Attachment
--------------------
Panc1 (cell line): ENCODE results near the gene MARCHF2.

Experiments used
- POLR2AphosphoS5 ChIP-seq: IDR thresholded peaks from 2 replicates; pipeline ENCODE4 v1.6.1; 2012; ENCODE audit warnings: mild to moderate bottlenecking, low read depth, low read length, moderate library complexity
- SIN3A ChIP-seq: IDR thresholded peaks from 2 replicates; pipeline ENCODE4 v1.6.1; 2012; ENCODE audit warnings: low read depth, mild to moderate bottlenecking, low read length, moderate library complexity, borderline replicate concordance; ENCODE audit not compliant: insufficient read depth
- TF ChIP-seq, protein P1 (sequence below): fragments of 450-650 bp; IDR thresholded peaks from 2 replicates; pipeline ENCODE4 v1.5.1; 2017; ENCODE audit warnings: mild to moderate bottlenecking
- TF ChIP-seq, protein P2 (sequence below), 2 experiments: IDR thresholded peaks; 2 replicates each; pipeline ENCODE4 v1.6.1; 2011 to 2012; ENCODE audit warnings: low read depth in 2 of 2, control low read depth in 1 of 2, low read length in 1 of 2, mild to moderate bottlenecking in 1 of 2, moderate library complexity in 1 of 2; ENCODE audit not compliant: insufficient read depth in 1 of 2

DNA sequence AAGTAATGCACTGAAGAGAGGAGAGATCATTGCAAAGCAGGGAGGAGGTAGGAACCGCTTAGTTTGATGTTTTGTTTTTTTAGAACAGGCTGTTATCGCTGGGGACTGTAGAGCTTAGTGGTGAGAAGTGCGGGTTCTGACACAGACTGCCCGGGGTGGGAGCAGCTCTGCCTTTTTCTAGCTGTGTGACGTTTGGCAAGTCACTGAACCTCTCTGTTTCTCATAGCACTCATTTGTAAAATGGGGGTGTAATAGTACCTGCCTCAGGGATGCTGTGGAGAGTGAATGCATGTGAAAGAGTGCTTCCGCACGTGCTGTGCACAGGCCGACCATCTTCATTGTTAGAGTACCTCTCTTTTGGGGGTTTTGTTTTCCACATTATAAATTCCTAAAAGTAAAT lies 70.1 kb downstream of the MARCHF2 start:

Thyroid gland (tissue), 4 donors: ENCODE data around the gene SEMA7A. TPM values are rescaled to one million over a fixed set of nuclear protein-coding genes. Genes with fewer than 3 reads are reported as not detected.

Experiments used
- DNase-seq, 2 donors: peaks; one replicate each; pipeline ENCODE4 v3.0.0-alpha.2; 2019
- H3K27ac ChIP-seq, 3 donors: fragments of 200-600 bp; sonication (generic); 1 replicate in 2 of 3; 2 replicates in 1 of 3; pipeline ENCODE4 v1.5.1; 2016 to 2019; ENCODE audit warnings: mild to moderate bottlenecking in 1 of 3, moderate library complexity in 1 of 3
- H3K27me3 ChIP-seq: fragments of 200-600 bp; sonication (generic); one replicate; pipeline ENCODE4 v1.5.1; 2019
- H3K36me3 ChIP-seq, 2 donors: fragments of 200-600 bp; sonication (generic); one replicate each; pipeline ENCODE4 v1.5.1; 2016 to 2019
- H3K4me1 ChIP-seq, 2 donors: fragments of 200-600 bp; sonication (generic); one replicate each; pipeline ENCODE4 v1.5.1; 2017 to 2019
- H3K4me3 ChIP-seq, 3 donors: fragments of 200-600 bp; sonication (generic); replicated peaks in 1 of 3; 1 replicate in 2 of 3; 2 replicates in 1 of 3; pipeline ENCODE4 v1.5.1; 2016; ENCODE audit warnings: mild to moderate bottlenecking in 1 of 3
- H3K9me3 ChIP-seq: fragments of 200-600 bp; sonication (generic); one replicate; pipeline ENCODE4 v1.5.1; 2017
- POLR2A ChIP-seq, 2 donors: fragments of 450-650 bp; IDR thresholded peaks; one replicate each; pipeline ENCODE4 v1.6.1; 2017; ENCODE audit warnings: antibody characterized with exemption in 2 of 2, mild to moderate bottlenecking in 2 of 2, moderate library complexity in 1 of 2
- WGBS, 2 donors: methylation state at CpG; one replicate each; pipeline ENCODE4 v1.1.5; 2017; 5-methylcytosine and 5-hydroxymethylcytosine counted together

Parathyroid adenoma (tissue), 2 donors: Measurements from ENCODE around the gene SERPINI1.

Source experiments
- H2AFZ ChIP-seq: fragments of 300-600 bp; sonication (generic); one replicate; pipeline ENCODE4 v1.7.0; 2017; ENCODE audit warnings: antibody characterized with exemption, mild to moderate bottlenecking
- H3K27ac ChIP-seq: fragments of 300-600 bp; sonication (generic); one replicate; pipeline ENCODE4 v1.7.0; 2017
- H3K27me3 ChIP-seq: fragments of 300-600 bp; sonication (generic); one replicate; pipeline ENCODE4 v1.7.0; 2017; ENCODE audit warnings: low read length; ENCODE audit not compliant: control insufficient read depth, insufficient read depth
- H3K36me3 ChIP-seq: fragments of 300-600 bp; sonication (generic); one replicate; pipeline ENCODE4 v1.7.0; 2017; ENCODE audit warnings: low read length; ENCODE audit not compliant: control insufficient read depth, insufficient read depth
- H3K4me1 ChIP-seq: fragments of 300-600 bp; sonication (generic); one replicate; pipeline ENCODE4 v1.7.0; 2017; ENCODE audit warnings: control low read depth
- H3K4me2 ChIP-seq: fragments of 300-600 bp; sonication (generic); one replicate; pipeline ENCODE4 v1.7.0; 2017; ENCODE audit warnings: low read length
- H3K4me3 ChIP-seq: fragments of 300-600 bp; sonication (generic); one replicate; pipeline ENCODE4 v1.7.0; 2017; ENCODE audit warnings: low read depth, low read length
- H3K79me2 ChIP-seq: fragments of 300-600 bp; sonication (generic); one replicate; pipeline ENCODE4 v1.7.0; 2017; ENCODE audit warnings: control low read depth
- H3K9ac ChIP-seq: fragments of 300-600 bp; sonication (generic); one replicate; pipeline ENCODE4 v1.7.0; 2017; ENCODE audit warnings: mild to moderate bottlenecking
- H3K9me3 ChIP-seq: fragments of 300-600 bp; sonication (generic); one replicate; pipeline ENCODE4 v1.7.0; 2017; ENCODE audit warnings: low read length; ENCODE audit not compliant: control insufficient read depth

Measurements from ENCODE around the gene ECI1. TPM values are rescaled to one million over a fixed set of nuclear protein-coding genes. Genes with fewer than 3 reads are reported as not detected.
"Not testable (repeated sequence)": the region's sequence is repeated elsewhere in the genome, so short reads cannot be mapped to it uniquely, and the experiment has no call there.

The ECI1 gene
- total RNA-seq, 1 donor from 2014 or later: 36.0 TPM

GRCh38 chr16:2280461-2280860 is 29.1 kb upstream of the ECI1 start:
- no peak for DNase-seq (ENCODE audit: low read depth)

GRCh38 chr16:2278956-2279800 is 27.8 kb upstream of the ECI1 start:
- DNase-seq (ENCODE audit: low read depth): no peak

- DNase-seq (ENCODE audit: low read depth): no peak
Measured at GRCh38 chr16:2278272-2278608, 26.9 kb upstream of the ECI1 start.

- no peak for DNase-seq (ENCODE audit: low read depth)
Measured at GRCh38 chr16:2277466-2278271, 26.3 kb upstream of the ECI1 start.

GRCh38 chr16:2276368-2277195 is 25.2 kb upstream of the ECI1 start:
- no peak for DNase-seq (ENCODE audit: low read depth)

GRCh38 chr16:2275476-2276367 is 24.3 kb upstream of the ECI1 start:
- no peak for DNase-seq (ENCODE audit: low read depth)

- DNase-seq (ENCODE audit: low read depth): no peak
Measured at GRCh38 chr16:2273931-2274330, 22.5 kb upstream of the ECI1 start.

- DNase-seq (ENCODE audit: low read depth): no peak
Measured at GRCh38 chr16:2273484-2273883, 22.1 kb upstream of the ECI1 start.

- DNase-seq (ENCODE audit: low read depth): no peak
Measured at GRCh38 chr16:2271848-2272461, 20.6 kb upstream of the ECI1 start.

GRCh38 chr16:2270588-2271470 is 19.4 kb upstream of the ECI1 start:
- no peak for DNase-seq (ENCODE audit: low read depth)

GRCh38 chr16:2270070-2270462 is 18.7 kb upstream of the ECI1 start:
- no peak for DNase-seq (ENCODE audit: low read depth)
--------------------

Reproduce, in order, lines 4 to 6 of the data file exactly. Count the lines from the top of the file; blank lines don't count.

- SIN3A ChIP-seq: IDR thresholded peaks from 2 replicates; pipeline ENCODE4 v1.6.1; 2012; ENCODE audit warnings: low read depth, mild to moderate bottlenecking, low read length, moderate library complexity, borderline replicate concordance; ENCODE audit not compliant: insufficient read depth
- TF ChIP-seq, protein P1 (sequence below): fragments of 450-650 bp; IDR thresholded peaks from 2 replicates; pipeline ENCODE4 v1.5.1; 2017; ENCODE audit warnings: mild to moderate bottlenecking
- TF ChIP-seq, protein P2 (sequence below), 2 experiments: IDR thresholded peaks; 2 replicates each; pipeline ENCODE4 v1.6.1; 2011 to 2012; ENCODE audit warnings: low read depth in 2 of 2, control low read depth in 1 of 2, low read length in 1 of 2, mild to moderate bottlenecking in 1 of 2, moderate library complexity in 1 of 2; ENCODE audit not compliant: insufficient read depth in 1 of 2